Idle No More

Over the past few weeks the Idle No More movement has burst onto the scene with a wave of peaceful protests and calls for a new approach to relations between indigenous peoples and the Canadian government.

The Idle No More movement was triggered by Bill C-45, passed two week ago, which threatens First Nations' treaty rights and removes many of the protections on Canada’s precious rivers and lakes.

(For those unfamiliar with the Idle No More movement, check out this, this and this article).

This movement, which has received support from all three pan-Canadian opposition parties and a wide range of civil society organizations, has grown from a small campaign to thousands of people across Canada declaring that the Harper government must reform relations with the indigenous peoples of Canada and stop taking away important environmental protection measures.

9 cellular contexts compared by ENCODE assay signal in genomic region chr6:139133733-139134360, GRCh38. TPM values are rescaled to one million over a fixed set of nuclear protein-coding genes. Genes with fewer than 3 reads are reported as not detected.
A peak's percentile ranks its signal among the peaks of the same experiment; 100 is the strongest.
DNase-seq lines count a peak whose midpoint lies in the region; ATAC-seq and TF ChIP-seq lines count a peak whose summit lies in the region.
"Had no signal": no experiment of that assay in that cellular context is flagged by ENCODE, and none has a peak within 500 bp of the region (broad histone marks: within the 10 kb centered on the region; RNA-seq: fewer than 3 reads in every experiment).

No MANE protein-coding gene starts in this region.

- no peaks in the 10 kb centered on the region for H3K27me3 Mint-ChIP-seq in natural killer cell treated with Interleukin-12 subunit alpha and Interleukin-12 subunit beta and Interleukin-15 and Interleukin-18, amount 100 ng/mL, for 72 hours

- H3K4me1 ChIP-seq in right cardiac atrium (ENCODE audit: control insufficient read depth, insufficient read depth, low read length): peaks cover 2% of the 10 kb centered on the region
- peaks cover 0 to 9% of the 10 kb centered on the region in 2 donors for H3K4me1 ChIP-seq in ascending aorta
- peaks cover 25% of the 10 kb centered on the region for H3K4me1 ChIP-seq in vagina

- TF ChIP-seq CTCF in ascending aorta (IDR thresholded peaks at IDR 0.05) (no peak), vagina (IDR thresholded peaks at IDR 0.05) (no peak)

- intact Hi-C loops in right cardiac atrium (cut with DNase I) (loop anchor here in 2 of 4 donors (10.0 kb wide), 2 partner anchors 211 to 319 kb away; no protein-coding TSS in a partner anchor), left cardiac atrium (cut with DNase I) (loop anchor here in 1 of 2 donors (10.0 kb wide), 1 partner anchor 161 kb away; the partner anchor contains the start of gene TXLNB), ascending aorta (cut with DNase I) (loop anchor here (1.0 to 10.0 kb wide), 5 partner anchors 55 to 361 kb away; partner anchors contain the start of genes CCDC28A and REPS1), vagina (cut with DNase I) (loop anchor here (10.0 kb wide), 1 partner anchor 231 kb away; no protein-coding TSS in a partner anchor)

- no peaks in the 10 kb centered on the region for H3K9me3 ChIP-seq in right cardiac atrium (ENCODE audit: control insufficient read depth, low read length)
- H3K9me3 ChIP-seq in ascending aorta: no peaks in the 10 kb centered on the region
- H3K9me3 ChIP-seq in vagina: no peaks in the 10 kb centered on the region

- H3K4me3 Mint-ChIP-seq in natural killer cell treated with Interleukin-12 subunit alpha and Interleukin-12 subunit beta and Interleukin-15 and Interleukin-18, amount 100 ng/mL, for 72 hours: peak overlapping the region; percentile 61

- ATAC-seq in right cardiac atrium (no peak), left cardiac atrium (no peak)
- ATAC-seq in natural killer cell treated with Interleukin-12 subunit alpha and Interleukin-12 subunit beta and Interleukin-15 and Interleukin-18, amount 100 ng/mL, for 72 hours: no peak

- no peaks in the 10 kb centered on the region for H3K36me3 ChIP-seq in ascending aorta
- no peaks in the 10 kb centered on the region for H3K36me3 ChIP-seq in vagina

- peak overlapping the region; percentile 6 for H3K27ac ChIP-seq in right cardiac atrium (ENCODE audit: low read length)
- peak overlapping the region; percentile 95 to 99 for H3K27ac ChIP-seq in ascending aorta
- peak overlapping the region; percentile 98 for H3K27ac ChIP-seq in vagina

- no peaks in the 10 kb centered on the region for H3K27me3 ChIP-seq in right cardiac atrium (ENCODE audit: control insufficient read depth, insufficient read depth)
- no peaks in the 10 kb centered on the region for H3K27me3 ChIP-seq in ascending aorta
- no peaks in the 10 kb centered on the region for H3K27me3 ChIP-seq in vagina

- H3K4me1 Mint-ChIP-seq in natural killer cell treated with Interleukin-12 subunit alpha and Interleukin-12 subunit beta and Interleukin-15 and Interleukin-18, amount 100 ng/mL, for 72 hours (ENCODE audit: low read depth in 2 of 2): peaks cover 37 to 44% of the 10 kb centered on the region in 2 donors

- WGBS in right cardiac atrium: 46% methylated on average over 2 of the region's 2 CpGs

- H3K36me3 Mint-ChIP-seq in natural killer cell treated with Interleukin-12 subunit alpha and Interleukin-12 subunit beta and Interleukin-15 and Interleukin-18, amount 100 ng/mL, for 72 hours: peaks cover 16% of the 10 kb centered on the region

A key part of the Idle No More protests is Attawapiskat Chief Theresa Spence’s hunger strike, which has just entered day 17. Chief Spence is asking for a meeting with Prime Minister Harper to discuss the plight of her people, and up until now he has refused to meet with her.

Chief Theresa Spence says she is willing to die for her people in order to get the Harper government to discuss respect for indigenous treaties.

Greenpeace has expressed its support for the movement and its vision of a more just society grounded in environmental sustainability.

We need you to join us in telling our government to respect treaties and the environment.  Please e-mail Prime Minister Stephen Harper () to tell him you support Idle No More, and that he must meet with Chief Spence immediately.